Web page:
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## Backwards GMAT Combinations

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Most experienced GMAT students have encountered "combinations" problems, and have at least an idea of how to solve them. For the unfamiliar, these are questions of the following sort:

A three-person committee is to be selected from among the employees of a six-person firm. If any employee of the firm can be selected to be on the committee, how many distinct committees can be formed?

While there are twists that the GMAT can apply to these questions, they usually follow this format: a certain number of people (or items) that can be part of the group, and a certain size of the desired group. However, there are a handful of questions that leave the size of the group (6, in the example above) unknown, and provide the number of combinations.

Combinations Backwards

I included a question like that in last week's set of five free newsletter problems. Here it is:

Two members of a certain club are selected to speak at the next club meeting. If there are 36 different possible selections of the 2 club members, how many members does the club have?

In this case, we have the subset of 2 members, and we have the total number of combinations.

On other types of questions, this would be a trivial change. In a rate question, it doesn't matter whether we are given rate and time, distance and time, or rate and distance: Given any pair of values, we can find the third. Since the combinations formula includes factorials, though, that makes things more difficult.

To solve, start with the combinations formula:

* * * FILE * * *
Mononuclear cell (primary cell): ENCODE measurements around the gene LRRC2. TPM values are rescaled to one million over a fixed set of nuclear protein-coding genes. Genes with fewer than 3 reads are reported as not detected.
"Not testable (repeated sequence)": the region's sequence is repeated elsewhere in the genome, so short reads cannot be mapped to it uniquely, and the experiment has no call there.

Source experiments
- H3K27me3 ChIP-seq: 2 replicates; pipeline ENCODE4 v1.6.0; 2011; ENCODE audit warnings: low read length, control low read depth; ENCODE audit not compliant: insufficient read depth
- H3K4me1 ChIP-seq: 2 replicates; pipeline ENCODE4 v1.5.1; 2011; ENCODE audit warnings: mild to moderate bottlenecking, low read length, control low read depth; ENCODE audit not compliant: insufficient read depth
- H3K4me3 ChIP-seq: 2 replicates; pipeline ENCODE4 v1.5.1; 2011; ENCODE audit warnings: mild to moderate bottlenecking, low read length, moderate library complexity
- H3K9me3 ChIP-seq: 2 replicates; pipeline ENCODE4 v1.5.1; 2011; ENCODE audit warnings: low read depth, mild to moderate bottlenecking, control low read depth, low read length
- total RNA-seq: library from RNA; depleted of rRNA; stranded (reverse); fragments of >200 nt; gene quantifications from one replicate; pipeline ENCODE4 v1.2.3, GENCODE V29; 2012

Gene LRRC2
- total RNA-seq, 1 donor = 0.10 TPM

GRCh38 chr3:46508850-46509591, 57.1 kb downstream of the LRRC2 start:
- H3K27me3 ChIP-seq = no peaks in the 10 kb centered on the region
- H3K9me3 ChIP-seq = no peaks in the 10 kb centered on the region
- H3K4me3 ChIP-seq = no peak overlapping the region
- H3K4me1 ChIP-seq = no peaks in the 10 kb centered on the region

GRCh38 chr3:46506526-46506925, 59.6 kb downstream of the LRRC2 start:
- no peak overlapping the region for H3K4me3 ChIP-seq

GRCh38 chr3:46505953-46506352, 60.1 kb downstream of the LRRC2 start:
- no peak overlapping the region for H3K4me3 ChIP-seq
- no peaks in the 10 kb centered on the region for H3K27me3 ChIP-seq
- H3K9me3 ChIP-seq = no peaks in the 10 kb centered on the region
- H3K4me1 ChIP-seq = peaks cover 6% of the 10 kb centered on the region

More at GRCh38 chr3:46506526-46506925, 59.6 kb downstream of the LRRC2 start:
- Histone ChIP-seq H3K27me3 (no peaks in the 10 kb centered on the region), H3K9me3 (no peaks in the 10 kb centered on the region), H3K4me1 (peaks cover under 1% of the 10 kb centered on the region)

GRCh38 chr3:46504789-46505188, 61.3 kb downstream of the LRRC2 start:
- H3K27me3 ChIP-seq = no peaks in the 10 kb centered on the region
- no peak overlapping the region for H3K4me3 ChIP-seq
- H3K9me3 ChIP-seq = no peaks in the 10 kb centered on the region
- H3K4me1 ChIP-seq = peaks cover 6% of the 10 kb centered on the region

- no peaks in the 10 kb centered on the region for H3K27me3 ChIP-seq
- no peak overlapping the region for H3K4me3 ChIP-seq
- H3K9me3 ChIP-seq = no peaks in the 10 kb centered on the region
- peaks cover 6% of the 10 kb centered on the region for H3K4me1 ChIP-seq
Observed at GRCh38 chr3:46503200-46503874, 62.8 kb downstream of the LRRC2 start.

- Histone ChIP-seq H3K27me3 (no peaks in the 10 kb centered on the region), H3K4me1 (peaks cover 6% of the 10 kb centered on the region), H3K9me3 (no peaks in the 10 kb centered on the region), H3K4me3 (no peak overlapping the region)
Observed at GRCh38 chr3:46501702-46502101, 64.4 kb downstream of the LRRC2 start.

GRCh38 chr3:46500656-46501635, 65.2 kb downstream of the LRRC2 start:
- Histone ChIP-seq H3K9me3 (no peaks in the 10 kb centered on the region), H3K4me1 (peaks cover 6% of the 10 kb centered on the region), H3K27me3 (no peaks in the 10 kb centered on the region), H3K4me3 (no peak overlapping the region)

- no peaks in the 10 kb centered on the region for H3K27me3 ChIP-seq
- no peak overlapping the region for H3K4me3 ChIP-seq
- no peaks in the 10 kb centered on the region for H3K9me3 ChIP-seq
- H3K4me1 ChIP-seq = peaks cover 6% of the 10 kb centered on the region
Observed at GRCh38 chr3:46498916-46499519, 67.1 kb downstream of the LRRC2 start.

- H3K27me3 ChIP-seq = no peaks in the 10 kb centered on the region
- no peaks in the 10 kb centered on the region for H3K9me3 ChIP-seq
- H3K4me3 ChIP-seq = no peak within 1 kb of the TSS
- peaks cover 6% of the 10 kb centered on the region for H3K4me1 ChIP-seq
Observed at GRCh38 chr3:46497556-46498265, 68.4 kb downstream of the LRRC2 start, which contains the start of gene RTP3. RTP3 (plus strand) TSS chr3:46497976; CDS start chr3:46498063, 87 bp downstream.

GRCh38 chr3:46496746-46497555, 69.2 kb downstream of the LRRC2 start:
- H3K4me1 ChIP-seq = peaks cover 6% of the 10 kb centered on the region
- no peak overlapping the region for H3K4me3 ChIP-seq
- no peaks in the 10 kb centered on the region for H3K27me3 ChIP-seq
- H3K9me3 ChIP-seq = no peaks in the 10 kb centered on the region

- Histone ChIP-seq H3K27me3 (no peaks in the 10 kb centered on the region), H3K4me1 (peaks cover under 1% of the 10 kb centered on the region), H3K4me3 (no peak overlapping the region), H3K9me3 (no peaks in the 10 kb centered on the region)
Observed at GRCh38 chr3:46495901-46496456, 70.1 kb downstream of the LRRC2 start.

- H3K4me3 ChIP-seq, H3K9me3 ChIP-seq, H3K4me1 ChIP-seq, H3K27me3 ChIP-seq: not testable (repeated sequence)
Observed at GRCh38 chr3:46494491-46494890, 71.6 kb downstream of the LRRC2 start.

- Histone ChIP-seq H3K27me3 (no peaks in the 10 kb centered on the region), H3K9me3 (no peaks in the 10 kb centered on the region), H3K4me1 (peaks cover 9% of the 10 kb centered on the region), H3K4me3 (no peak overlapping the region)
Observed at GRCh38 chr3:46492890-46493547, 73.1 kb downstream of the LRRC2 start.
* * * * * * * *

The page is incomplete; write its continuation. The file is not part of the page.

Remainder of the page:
C = (n!) / (k!(n-k)!)

We know that C = 36, k = 2, and we're solving n. That gives us:

36 = (n!) / (2!(n-2)!)

Without some college math under your belt, you've probably never encountered anything like this before.

Simplifying Factorials

The factorial notation, n!, represents something more specific:

n! = n(n-1)(n-2)...(1)

We just don't know the value of n, so we don't know how many terms there are. However, we can simplify it a number of intermediate ways:

• n! = n(n-1)! (n times the factorial of n-1)
• n! = n(n-1)(n-2)! (n, times n-1, times the factorial of n-2)
• n! = n(n-1)(n-2)(n-3)! ...etc.

In this case, we know what we're trying to simplify, with a (n-2)! in the denominator. So substitute the second of those options for n!:

36 = (n(n-1)(n-2)!) / (2(n-2)!)

Now cancel out the (n-2)!:

36 = n(n-1) / 2

I'll leave the rest of the solution to you. You're not quite home free, but the combinations part of the problem is dealt with.

Generalizing the Solution

This type of math can get very complicated, and that's a signal that the GMAT (which knows you probably don't have a math degree) won't take it much farther. In fact, I've never seen a question like this that had a value of k other than 2.

Any time k=2, the combinations formula simplifies to the following:

C = n(n-1) / 2

So, if there are 8 tennis players in a league and we want to know how many possible pairings there are, we multiply 8 times 7 and divide by 2. (Try it with the original combinations formula: you'll see that it simplies to exactly that.)

Intuitively, that makes sense. In the tennis example, every one of the eight players has seven possible opponents. That makes 56 (8 times 7) possible pairings, but each pairing has been counted twice. (Joe playing Keith is the same as Keith playing Joe.) So we divide by 2.

If you know that, you don't have to do nearly as much work to get to the answer of the example we started with. Knowing that k=2, you could plug in the value for C:

36 = n(n-1) / 2

It's worth remembering this. A disproportionate number of "typical" combinations problems have k=2, and the "backwards" combination problem will almost always have k=2. If you understand it intuitively, that's even better.

About the author: Jeff Sackmann has written many GMAT preparation books, including the popular Total GMAT Math, Total GMAT Verbal, and GMAT 111. He has also created explanations for problems in The Official Guide, as well as 1,800 practice GMAT math questions.

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